Survey: 77% of U.K. Internet Users Feel Internet is Becoming More Dangerous


Pretty much every company that operates online has become a big data company. And this constant data mining has been putting users on edge for some time now. New survey data from Broadband Genie, a consumer comparison site, indicates that users in the U.K. don’t have a lot of confidence in the companies holding their data.

Broadband Genie surveyed 3,440 Internet users and discovered that many believe the Internet is getting more dangerous and are looking for ways to protect themselves. 80 percent use an antivirus, 57 percent use a firewall, and 53 percent are using malware and spyware detection tools. However, there are still some areas of concern, such as the 10 percent of people using nothing.

Relatively few people have fallen victim online. Only 15 percent say they have had their personal data exposed in a leak and only 12 percent have been the victim of an online scam. However 54 percent have caught a computer virus.

77 percent of users surveyed still believed the Internet was getting more dangerous, while 65 percent believed that they were personally safe online. 75 percent of people believe that online companies are not doing enough to secure their personal data, and they’re right to be skeptical. Other recent data has revealed that nearly 90 percent of the most popular websites online are leaking data to third parties.

While Broadband Genie head of strategy Rob Hillborn says it’s important for companies to employ “rigorous security procedures” to mitigate risks, he also encourages consumers to be proactive about their own digital security.

He said in a statement:

It’s also important for users to consider what protection they’ve got on the other devices they own. It’s not uncommon for users to access their personal information from laptops, phones and tablets, so it’s important to make sure these devices which are often overlooked are also secure.

Readers: Do you think the Internet is getting more dangerous? Are you worried about the security of your personal information online?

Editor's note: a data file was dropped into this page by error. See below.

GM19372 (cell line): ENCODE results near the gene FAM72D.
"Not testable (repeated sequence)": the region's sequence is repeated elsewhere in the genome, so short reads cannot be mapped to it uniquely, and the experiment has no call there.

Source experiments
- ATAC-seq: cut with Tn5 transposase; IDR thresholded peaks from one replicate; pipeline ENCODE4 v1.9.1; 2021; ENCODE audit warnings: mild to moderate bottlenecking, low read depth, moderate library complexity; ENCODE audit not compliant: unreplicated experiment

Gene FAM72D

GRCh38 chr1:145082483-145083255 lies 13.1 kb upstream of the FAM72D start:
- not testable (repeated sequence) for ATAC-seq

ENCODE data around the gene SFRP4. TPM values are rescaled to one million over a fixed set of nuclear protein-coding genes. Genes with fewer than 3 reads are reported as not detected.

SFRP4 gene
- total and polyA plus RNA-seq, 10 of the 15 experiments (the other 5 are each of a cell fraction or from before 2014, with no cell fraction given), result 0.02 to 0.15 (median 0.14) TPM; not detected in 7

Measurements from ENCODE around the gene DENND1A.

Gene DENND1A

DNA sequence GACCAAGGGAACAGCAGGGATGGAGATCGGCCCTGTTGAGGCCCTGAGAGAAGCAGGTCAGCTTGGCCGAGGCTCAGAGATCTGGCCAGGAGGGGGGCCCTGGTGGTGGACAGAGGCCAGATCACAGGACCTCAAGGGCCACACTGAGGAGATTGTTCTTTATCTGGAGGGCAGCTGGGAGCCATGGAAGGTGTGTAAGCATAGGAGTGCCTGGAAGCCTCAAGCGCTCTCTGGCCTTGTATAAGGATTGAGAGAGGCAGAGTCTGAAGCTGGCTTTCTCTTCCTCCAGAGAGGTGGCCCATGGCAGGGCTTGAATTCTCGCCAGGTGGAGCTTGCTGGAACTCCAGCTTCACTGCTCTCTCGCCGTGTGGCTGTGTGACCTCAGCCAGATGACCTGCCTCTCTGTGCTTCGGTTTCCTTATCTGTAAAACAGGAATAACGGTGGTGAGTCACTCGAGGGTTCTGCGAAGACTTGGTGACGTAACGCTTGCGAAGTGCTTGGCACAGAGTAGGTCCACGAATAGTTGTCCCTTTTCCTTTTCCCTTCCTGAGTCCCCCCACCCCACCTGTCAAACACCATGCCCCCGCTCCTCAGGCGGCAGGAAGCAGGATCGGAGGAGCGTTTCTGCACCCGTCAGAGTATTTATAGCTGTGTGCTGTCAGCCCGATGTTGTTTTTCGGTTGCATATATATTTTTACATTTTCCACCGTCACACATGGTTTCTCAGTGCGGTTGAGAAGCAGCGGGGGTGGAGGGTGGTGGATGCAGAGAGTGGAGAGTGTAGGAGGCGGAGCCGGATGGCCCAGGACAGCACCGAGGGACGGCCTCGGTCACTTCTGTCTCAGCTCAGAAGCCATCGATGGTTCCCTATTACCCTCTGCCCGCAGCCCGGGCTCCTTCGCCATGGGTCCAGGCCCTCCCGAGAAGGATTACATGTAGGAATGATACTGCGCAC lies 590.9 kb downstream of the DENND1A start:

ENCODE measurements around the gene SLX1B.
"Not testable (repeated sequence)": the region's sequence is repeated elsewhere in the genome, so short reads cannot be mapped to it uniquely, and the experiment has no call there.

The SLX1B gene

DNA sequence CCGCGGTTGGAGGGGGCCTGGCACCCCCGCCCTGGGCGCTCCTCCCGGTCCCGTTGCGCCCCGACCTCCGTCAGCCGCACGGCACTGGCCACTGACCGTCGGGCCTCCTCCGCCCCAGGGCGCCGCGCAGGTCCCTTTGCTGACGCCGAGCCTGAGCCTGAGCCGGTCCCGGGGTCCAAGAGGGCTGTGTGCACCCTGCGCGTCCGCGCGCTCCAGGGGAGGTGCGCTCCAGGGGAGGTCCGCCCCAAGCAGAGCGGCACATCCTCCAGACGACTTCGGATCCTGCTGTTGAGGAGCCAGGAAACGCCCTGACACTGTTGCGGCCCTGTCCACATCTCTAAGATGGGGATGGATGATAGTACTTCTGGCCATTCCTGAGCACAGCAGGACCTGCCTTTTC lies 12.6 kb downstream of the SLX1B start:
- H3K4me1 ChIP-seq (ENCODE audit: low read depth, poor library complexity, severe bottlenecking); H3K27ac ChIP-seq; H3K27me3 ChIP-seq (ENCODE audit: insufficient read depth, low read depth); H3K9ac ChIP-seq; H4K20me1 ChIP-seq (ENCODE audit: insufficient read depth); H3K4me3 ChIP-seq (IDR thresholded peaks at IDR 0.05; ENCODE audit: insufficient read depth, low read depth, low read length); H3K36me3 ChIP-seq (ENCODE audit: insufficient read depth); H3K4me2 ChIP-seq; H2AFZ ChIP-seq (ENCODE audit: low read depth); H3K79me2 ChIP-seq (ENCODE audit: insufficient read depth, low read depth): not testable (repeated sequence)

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U.K. Leaders Take Aim at Facebook’s Tax Bill


ExaminingTaxes650The chair of the U.K. Parliament’s Public Accounts Committee, Margaret Hodge, had some harsh words for Facebook over its low tax bill and its method of legally avoiding taxation by channeling its revenues through Ireland, home of its European headquarters.

The Guardian reported that Facebook reported nearly 3 billion euros ($ 3.69 billion) in advertising sales in Europe, yet it paid just €2.3 million ($ 2.83 million) in tax, adding that the company channeled €2.9 billion ($ 3.56 billion) of its global revenues through Ireland, as well as paying out another €2.9 billion ($ 3.56 billion) in “administrative expenses,” most of which were royalty payments to the parent company.

Hodge said, as reported by The Guardian:

(Facebook appears to be) using elaborate corporate structures and artificial devices for no purpose other than to avoid tax.

It is clear from opinion polls that the overwhelming majority of British people do not regard this as morally acceptable. We have to take tough action to crack down on this behavior, and the U.K. should be leading the way on this issue, as well as participating in the multilateral process that is going on through the OECD (Organisation for Economic Co-operation and Development) and G20.

It seems that Facebook — like Starbucks, which this week admitted that it will pay no corporation tax in the U.K. for the next three years — is still refusing to listen to the voice of public opinion.

Earlier this week, U.K. Chancellor George Osborne said in his autumn statement, as reported by The Guardian:

Some of the largest companies in the world, including those in the tech sector, use elaborate structures to avoid paying taxes. That’s not fair to other British firms. It’s not fair to British people, either. Today we’re putting a stop to it. My message is consistent and clear: low taxes, but low taxes that will be paid.

Readers: Is Facebook U.K. tax party about to end?

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